It might be worth confirming with the venue that their pet policy hasn’t changed, as the last thing you want is to turn up at a nice hotel to be told, disgustingly, that you can’t bring your dog with you.

Another option is to look at Airbnb; you can filter for pet-friendly properties. Just be aware that not all dogs will get on with each other, so it’s something to consider in terms of your dog’s personality; if they are friendly and relaxed, then it shouldn’t be a problem, but if you have a nervous or aggressive dog, it could be a bit more of an issue.

Travelling as a Dog Owner

A brilliant option for many people is the more traditional path of camping.

The benefit of camping is that almost all campsites are dog-friendly, and your dog is going to be in a very engaging environment that is truly going to feel like a vacation for them too-consider the difference between staying in a fancy hotel versus in a field or forest next to a river they can swim in!

If you love nature, then camping can be one of the best ways to travel with your dog, as, whilst it might not be “easy,” it is “relaxed” in the sense that you don’t have to worry about your dog being on his or her best behaviour.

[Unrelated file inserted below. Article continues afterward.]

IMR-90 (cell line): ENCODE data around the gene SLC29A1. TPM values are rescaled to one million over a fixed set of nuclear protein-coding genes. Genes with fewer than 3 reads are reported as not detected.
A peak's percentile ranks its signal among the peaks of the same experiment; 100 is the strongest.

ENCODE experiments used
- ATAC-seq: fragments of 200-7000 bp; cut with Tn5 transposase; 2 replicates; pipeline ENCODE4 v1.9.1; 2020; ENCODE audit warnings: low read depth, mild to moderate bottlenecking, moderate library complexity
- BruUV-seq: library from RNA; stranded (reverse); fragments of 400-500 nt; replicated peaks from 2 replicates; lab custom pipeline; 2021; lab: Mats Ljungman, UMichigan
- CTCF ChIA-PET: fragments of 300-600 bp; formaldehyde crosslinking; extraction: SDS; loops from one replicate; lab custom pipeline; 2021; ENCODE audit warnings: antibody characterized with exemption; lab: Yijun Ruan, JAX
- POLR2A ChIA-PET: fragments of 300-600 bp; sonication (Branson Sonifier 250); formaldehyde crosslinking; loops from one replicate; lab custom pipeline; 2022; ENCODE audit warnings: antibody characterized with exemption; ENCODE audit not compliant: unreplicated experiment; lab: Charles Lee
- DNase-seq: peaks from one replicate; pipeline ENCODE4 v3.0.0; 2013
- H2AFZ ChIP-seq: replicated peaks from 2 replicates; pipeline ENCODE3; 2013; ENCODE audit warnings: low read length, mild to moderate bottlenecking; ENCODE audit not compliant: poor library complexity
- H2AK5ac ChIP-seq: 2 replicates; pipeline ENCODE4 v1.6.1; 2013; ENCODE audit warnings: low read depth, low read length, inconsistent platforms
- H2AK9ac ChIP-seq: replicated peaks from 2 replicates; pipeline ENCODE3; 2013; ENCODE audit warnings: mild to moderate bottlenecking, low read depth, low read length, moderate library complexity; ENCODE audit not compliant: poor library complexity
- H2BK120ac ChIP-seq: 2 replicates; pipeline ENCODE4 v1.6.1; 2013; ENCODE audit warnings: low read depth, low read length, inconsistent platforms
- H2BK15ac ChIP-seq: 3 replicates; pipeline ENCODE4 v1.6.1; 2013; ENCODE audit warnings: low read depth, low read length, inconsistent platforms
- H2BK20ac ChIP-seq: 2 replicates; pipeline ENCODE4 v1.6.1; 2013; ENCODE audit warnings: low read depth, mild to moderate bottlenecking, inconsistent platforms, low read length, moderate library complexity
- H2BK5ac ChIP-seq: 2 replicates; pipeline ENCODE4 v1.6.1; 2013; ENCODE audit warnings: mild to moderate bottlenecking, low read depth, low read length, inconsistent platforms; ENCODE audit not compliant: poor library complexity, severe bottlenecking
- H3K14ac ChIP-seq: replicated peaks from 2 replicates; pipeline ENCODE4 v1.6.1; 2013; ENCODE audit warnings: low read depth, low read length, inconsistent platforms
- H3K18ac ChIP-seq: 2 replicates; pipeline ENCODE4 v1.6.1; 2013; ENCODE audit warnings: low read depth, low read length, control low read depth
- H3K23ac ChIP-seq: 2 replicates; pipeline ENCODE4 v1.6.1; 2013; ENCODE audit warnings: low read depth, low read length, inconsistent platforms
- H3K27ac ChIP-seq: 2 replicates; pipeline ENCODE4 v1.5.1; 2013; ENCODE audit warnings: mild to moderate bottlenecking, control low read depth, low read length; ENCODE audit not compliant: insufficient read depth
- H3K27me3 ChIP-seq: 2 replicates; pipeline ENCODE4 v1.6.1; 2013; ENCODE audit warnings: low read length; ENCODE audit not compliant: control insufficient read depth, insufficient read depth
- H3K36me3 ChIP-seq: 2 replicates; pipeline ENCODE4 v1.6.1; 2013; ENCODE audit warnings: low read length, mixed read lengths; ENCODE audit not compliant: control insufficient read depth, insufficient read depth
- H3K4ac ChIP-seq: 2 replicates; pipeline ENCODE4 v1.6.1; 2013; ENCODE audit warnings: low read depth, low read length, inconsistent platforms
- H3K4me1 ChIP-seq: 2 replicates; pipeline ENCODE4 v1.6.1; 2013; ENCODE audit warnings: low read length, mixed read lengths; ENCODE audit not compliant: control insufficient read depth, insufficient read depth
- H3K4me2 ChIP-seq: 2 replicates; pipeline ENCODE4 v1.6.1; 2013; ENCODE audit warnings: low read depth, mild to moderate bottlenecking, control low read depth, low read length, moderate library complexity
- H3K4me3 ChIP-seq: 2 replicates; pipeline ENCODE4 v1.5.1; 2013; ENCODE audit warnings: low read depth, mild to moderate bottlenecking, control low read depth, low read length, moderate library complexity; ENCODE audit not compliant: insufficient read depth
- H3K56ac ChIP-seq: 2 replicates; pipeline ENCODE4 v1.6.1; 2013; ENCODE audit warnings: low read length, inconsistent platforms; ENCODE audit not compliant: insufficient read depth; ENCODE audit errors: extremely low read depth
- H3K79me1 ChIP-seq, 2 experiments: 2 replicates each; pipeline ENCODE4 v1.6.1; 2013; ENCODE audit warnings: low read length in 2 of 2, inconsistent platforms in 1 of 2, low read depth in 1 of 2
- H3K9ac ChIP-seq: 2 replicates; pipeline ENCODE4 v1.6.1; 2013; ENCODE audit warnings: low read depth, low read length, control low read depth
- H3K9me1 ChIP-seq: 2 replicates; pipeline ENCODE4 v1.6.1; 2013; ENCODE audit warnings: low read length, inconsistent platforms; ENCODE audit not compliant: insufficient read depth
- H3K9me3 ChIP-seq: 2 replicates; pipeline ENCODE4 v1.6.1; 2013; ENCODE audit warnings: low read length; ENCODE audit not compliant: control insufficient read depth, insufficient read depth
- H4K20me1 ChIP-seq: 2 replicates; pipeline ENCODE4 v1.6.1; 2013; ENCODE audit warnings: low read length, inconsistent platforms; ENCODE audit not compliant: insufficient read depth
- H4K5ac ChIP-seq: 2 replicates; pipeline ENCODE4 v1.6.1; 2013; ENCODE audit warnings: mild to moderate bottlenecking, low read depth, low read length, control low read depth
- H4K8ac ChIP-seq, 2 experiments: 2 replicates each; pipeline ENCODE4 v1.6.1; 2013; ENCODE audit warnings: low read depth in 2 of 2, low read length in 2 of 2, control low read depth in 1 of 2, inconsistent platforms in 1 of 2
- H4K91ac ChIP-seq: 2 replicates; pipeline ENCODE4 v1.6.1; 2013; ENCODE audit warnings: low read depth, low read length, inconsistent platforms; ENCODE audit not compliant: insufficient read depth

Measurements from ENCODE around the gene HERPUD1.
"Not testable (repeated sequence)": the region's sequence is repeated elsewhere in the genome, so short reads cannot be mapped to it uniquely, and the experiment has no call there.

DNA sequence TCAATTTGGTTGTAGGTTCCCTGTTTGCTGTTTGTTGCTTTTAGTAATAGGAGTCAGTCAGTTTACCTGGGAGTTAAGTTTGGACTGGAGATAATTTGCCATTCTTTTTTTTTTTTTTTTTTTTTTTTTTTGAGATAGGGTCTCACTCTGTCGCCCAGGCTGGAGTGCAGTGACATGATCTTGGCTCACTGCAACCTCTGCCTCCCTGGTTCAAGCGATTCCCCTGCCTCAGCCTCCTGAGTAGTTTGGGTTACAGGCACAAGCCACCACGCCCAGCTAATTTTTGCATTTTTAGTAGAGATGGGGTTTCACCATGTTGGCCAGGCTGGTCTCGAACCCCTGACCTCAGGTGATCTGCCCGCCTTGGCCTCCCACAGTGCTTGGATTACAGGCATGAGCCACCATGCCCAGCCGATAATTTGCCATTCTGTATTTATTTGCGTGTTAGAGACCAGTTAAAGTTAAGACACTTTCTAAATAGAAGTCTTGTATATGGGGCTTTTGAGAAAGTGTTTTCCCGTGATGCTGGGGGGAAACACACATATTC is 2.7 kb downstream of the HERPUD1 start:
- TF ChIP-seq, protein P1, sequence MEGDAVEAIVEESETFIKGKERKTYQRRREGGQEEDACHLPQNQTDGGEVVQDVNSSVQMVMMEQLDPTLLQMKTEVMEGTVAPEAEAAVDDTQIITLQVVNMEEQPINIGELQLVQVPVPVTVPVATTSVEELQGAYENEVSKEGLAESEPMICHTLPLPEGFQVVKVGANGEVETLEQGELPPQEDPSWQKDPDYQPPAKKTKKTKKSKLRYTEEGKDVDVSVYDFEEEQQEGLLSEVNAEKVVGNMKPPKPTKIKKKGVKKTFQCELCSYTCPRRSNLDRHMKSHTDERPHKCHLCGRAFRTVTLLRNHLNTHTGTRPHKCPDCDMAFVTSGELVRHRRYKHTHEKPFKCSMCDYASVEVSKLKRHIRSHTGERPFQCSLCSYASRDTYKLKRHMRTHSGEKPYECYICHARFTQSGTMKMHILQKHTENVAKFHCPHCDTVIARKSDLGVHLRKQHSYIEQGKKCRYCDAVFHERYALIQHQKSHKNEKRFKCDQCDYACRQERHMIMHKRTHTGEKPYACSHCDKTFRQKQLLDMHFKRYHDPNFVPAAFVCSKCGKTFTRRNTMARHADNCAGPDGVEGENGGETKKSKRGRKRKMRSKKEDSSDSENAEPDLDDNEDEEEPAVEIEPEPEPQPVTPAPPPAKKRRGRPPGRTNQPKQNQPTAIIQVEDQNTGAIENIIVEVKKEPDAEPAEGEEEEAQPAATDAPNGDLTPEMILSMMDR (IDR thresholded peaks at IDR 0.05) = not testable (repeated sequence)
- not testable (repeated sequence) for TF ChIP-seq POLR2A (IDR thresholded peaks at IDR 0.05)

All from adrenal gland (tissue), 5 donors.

It can be helpful, however, to set up your tent in the backyard and get your dog used to the concept of camping so they understand the boundaries and can settle into a tent.

This way, you will not be stressed out in the middle of nowhere if they cannot settle into the tent.

Travelling as a Dog Owner - Scottish Blogger

In short, you need to consider your travel plans from both your and your dog’s points of view.

While you might like the idea of a trip to the Bahamas, chances are your dog will not- the heat will be too high, the transportation will be too stressful, and the environment itself could be stressful, too, if there are territorial packs in the neighbourhood. Similarly, whilst you might appreciate a posh hotel, your dog will likely feel trapped.

In contrast, jumping in the car and heading somewhere in nature, sleeping under the stars with plenty of activities and freedom for your dog to explore can be a much more enriching experience for your dog… and it can be a huge value add to you.

Travelling as a Dog Owner - Scottish Blogger

There’s something about camping with a dog that significantly improves the experience.

If you don’t like the idea of camping in a tent, you could always try glamping or renting a little cabin somewhere – that provides you with the home comforts you need while providing your dog with the value and excitement of staying somewhere in nature.

You need to think about things from your dog’s perspective and your own, particularly when considering long-haul travel by aeroplane.